By Mala Nagarajan
Compensation is one of the greatest taboos in our current culture. That’s no accident: compensation is at its very core how oppression, in our deeply inequitable society, has been perpetuated across race, gender, class, ability, and other marginalized identity groups.
If you aren’t even allowed to talk about compensation, how do you begin to make it more fair and equitable?
One of our key areas of work is helping social justice organizations create equitable compensation practices. Constructing a compensation structure with a lens around equity infuses a people-centered, values-based foundation into the work. It also:
None of this is easy, and the nonprofit industrial complex is subject to historical trends that reproduce patterns of inequality. Nonprofits have generally paid staff very low wages, which often meant those who could most afford to run or work for nonprofits are people who have access to time, money, social capital, and other resources. Increased governance, the professionalization of the nonprofit sector, and the focus on growing executive salaries to retain or attract “good” executives have created a widening chasm between the highest and lowest paid employees. Even standard percentage-based compensation practices (such as an annual cost-of-living-adjustment or a certain percentage organizational match for your retirement contribution) only further economic inequality by disproportionately benefiting the folks at the top of the compensation scale, who are usually already privileged to begin with.
Despite these challenges, every organization can still make intentional choices – today, right now – about how it can compensate staff in a way that’s more values-aligned.
Shannon Ellis, CompassPoint’s Interim Co-Director, recently wrote an excellent blog post, “Reimagining Compensation: It’s Time to Stop Building on Inequities of The Past,” about the ingrained assumptions about compensation that had to be interrogated and upended through CompassPoint’s own equitable compensation process. (I’m excited to hear more about their practices and learnings!)
She writes, “Compensation is where our values are tested, our willingness to take (real or perceived) organizational risks is codified, and ultimately where decisions are made that directly affect people’s livelihoods.” In reflecting on the process, she identifies three key learnings (shared here for quick reference, but the whole post is worth a read):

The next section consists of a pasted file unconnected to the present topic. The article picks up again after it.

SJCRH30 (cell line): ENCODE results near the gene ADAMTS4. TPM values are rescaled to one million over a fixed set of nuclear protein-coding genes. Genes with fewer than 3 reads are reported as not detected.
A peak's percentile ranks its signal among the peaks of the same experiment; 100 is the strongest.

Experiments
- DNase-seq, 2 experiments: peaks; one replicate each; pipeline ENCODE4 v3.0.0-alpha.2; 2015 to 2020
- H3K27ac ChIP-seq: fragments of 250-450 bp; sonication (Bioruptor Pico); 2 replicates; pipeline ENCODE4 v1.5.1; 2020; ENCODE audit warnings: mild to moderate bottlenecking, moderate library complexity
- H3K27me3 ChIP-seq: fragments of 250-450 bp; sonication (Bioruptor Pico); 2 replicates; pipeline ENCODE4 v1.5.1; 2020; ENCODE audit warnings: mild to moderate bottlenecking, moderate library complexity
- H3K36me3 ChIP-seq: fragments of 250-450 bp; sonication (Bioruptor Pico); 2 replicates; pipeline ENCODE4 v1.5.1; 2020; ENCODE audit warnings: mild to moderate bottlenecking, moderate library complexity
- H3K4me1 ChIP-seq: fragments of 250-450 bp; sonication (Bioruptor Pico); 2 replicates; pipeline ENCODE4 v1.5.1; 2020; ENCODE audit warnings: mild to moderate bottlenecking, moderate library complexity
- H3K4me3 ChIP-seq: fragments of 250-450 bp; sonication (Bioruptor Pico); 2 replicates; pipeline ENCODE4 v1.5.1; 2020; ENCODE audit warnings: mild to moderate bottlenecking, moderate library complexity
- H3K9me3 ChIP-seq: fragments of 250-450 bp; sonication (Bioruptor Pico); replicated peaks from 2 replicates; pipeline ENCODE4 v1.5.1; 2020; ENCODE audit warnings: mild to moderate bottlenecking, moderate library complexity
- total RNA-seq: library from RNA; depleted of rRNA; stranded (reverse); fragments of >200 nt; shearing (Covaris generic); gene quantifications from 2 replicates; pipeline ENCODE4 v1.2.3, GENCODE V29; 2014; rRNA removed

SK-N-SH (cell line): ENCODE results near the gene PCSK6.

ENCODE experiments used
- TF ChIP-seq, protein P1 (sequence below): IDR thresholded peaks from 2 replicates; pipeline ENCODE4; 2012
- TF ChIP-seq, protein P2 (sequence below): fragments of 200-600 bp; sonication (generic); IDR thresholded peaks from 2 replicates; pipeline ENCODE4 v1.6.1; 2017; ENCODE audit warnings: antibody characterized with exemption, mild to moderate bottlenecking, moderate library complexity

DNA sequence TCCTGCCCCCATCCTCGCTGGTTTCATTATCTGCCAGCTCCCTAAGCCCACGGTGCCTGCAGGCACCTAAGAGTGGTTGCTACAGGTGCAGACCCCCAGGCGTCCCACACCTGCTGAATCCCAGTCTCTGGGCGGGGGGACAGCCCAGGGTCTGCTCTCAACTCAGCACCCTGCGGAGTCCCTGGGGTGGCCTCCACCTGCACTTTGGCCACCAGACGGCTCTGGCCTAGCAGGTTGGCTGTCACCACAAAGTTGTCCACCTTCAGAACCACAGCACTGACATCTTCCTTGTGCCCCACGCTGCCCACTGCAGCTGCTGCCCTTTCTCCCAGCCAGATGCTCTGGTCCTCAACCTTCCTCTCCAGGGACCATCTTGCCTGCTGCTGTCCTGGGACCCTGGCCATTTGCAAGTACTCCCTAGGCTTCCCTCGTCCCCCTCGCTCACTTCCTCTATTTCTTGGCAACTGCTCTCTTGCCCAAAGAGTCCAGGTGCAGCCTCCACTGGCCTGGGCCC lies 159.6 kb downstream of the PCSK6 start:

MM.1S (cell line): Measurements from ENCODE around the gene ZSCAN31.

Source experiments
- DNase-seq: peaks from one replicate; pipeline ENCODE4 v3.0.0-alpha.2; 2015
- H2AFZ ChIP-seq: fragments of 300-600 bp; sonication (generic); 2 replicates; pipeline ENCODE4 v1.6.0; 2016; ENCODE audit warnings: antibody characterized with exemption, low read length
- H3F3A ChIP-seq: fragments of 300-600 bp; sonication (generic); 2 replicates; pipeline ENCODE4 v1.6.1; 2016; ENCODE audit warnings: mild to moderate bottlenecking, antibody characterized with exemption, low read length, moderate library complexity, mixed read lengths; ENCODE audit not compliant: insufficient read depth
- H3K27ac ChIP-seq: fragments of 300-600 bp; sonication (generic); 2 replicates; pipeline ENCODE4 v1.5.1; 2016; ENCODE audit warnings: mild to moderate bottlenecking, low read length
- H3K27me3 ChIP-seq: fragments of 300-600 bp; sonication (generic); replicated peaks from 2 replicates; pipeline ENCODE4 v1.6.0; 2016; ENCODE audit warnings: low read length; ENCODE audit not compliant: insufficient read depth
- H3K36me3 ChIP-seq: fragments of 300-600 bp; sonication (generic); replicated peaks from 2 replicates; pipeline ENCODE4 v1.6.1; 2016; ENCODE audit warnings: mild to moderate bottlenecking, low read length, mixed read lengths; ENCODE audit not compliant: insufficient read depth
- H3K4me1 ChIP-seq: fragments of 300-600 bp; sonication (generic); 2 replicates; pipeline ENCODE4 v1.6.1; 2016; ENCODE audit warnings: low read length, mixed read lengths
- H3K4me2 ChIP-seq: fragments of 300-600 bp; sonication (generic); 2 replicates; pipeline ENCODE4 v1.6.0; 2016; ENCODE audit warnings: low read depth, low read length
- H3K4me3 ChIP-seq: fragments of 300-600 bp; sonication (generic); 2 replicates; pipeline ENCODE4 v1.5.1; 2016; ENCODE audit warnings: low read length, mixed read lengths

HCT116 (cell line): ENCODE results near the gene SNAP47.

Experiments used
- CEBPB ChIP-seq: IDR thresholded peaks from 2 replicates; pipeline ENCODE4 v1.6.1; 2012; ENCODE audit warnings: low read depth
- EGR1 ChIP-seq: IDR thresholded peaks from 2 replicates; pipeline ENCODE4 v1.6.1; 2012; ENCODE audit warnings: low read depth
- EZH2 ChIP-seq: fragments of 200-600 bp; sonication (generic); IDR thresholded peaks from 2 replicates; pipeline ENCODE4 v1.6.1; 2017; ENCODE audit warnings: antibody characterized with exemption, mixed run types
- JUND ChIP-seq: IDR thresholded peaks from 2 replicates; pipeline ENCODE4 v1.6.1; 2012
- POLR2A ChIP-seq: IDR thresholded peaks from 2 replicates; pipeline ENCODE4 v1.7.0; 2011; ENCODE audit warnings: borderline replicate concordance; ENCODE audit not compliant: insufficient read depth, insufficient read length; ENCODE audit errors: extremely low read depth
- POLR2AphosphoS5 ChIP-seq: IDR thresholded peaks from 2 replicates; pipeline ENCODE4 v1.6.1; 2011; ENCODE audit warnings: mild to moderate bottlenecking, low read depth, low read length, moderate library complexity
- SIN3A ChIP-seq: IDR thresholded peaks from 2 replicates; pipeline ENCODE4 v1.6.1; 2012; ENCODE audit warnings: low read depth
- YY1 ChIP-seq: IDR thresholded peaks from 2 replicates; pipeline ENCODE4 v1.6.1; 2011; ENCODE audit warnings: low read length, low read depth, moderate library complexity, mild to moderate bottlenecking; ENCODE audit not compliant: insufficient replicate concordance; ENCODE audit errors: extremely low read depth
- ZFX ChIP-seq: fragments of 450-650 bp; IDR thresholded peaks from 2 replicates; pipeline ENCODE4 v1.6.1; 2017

Like Shannon, we’ve found some of the hardest parts of an equitable process are simply to imagine alternatives. The only way we can truly counter the oppression embedded and perpetuated in compensation practices is to challenge our very understanding of labor – what gets seen as labor, who gets to direct labor, and who has access to resources and can decide where to direct those resources.
For example, why is managerial labor seen as highly compensable work but the emotional labor performed by a rape crisis counselor or a union organizer not seen as so? Are all hours and responsibilities equal? Is one hour of managerial or fundraising work equivalent to one hour of community building, organizing, or service? It’s illegal to base compensation on a protected class such as race or gender, but compensation based on education or years of experience is not. Does this make sense for the roles at your organization? Is there attention to who has had access to education and experience as a result of years of historical discrimination?
Ultimately, every organization must develop its own compensation philosophy to get really clear about how it values different types labor and how it builds accountability and trust around these decisions. We recommend a compensation philosophy be developed by a cross-organizational team. (Check out RoadMap Consulting’s Salary Policy Discussion Guide, developed by our RoadMap colleague, Margi Clarke, as an additional resource for these conversations.)
We have to be willing to make some courageous decisions, knowing that all inequality won’t be fixed instantly and that it is an ongoing process without a definitive end point. There are many possibilities forward, and expanding our approach to pay is a long-term strategy with immediate implications for the people we worth with everyday. I tell my clients that we’re on the edges of innovation, so we see this as an emergent process, one that moves us along together.
For the sake of the well-being of our communities and the world we are trying to create together, we can’t afford to not practice, as Shannon Ellis puts it, risk leadership.